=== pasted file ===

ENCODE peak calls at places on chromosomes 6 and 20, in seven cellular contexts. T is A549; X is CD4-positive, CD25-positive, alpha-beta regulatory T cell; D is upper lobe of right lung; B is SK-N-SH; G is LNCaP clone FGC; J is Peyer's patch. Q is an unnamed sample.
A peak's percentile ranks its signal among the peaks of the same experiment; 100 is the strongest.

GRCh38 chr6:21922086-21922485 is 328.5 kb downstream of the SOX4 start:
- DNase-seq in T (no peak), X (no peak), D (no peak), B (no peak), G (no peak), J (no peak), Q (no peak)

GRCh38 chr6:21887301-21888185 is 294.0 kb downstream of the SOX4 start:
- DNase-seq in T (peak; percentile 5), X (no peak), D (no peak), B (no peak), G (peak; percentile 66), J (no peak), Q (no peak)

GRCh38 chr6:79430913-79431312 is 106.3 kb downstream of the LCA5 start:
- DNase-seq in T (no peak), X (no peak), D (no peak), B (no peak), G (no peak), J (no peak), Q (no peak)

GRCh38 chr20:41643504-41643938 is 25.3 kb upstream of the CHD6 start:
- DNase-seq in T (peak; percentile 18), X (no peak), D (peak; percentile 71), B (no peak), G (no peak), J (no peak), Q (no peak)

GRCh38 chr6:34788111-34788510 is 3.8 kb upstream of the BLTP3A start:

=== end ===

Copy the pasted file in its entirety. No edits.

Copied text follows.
ENCODE peak calls at places on chromosomes 6 and 20, in seven cellular contexts. T is A549; X is CD4-positive, CD25-positive, alpha-beta regulatory T cell; D is upper lobe of right lung; B is SK-N-SH; G is LNCaP clone FGC; J is Peyer's patch. Q is an unnamed sample.
A peak's percentile ranks its signal among the peaks of the same experiment; 100 is the strongest.

GRCh38 chr6:21922086-21922485 is 328.5 kb downstream of the SOX4 start:
- DNase-seq in T (no peak), X (no peak), D (no peak), B (no peak), G (no peak), J (no peak), Q (no peak)

GRCh38 chr6:21887301-21888185 is 294.0 kb downstream of the SOX4 start:
- DNase-seq in T (peak; percentile 5), X (no peak), D (no peak), B (no peak), G (peak; percentile 66), J (no peak), Q (no peak)

GRCh38 chr6:79430913-79431312 is 106.3 kb downstream of the LCA5 start:
- DNase-seq in T (no peak), X (no peak), D (no peak), B (no peak), G (no peak), J (no peak), Q (no peak)

GRCh38 chr20:41643504-41643938 is 25.3 kb upstream of the CHD6 start:
- DNase-seq in T (peak; percentile 18), X (no peak), D (peak; percentile 71), B (no peak), G (no peak), J (no peak), Q (no peak)

GRCh38 chr6:34788111-34788510 is 3.8 kb upstream of the BLTP3A start: